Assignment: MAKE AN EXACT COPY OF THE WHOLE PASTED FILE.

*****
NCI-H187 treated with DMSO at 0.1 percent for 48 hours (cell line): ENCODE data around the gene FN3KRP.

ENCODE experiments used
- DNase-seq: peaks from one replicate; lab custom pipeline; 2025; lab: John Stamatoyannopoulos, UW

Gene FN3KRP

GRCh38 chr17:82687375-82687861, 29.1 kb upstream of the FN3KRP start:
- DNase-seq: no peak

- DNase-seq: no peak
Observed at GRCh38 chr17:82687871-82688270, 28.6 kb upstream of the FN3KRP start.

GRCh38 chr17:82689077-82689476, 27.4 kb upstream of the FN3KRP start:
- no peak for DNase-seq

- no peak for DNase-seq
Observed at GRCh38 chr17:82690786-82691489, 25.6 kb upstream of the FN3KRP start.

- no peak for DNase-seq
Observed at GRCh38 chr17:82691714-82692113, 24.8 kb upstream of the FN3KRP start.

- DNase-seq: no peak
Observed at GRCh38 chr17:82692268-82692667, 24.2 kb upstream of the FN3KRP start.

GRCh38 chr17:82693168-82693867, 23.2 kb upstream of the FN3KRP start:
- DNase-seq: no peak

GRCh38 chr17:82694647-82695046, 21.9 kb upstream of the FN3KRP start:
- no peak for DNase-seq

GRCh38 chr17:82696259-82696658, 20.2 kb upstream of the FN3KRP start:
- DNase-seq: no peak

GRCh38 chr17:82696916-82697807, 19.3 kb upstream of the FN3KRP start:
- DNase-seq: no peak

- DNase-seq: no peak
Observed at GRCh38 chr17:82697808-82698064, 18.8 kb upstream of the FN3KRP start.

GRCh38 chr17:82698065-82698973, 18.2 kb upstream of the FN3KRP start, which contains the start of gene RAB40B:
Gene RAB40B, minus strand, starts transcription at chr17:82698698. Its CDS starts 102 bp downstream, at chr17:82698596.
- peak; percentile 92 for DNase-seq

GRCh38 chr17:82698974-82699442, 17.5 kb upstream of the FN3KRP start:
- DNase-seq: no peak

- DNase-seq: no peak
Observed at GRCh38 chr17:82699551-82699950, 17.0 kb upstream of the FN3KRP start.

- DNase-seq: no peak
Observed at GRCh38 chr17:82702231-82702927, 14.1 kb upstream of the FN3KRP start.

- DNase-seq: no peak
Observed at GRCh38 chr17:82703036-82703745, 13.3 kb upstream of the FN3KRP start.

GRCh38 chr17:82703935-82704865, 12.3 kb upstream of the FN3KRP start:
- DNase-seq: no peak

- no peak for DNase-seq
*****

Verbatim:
NCI-H187 treated with DMSO at 0.1 percent for 48 hours (cell line): ENCODE data around the gene FN3KRP.

ENCODE experiments used
- DNase-seq: peaks from one replicate; lab custom pipeline; 2025; lab: John Stamatoyannopoulos, UW

Gene FN3KRP

GRCh38 chr17:82687375-82687861, 29.1 kb upstream of the FN3KRP start:
- DNase-seq: no peak

- DNase-seq: no peak
Observed at GRCh38 chr17:82687871-82688270, 28.6 kb upstream of the FN3KRP start.

GRCh38 chr17:82689077-82689476, 27.4 kb upstream of the FN3KRP start:
- no peak for DNase-seq

- no peak for DNase-seq
Observed at GRCh38 chr17:82690786-82691489, 25.6 kb upstream of the FN3KRP start.

- no peak for DNase-seq
Observed at GRCh38 chr17:82691714-82692113, 24.8 kb upstream of the FN3KRP start.

- DNase-seq: no peak
Observed at GRCh38 chr17:82692268-82692667, 24.2 kb upstream of the FN3KRP start.

GRCh38 chr17:82693168-82693867, 23.2 kb upstream of the FN3KRP start:
- DNase-seq: no peak

GRCh38 chr17:82694647-82695046, 21.9 kb upstream of the FN3KRP start:
- no peak for DNase-seq

GRCh38 chr17:82696259-82696658, 20.2 kb upstream of the FN3KRP start:
- DNase-seq: no peak

GRCh38 chr17:82696916-82697807, 19.3 kb upstream of the FN3KRP start:
- DNase-seq: no peak

- DNase-seq: no peak
Observed at GRCh38 chr17:82697808-82698064, 18.8 kb upstream of the FN3KRP start.

GRCh38 chr17:82698065-82698973, 18.2 kb upstream of the FN3KRP start, which contains the start of gene RAB40B:
Gene RAB40B, minus strand, starts transcription at chr17:82698698. Its CDS starts 102 bp downstream, at chr17:82698596.
- peak; percentile 92 for DNase-seq

GRCh38 chr17:82698974-82699442, 17.5 kb upstream of the FN3KRP start:
- DNase-seq: no peak

- DNase-seq: no peak
Observed at GRCh38 chr17:82699551-82699950, 17.0 kb upstream of the FN3KRP start.

- DNase-seq: no peak
Observed at GRCh38 chr17:82702231-82702927, 14.1 kb upstream of the FN3KRP start.

- DNase-seq: no peak
Observed at GRCh38 chr17:82703036-82703745, 13.3 kb upstream of the FN3KRP start.

GRCh38 chr17:82703935-82704865, 12.3 kb upstream of the FN3KRP start:
- DNase-seq: no peak

- no peak for DNase-seq